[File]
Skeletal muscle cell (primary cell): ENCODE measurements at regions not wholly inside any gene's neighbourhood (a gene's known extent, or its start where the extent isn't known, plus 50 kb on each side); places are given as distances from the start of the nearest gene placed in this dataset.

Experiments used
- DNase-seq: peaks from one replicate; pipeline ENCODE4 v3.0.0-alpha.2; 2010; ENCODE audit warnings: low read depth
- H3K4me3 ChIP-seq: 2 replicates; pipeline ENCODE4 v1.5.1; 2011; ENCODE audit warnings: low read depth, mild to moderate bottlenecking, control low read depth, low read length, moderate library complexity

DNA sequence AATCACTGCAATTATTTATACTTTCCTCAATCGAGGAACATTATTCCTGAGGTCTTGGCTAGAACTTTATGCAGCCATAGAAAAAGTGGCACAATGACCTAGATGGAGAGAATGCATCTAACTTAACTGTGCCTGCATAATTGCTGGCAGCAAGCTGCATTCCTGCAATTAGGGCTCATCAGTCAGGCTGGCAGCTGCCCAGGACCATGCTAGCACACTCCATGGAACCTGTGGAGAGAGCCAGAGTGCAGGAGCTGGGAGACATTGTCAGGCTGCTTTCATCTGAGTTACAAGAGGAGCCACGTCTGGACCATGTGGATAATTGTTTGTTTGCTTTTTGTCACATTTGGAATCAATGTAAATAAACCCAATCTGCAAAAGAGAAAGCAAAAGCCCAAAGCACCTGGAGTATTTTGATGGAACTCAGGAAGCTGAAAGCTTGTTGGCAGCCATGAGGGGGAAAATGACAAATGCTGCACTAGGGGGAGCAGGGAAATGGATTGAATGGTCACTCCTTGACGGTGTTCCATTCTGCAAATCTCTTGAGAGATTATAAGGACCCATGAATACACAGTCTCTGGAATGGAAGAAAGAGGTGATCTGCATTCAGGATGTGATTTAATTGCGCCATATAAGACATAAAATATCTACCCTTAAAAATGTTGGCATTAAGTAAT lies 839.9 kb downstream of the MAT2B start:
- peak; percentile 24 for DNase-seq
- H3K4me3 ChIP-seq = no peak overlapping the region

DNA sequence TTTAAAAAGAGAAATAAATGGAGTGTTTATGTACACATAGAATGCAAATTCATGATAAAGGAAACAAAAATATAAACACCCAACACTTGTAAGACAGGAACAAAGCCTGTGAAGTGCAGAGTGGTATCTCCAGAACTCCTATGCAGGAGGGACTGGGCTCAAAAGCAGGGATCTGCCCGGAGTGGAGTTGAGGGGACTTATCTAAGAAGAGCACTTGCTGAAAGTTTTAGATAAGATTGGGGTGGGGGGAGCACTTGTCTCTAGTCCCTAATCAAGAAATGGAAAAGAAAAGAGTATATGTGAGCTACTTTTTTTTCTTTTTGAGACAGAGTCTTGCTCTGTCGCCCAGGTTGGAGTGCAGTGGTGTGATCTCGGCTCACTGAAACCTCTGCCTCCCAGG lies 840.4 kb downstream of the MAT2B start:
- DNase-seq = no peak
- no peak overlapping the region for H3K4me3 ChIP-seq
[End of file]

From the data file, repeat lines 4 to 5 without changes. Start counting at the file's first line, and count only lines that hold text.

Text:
- H3K4me3 ChIP-seq: 2 replicates; pipeline ENCODE4 v1.5.1; 2011; ENCODE audit warnings: low read depth, mild to moderate bottlenecking, control low read depth, low read length, moderate library complexity

DNA sequence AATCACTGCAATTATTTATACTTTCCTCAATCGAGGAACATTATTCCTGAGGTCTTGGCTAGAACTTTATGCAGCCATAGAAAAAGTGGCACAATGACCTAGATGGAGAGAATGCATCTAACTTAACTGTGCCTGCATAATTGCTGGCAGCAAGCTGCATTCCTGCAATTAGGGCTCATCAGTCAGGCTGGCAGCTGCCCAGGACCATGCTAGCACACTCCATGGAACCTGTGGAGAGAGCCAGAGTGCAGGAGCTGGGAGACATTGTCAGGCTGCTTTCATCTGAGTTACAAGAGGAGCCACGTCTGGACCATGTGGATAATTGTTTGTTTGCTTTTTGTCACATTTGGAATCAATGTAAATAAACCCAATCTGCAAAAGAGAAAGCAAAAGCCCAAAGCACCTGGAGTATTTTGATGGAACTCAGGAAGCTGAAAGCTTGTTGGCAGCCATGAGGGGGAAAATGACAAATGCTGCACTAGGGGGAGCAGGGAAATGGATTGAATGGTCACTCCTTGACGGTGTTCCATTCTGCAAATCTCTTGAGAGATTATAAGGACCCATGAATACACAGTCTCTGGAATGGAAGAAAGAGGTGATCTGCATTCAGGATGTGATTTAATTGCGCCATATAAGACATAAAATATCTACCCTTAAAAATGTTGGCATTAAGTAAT lies 839.9 kb downstream of the MAT2B start: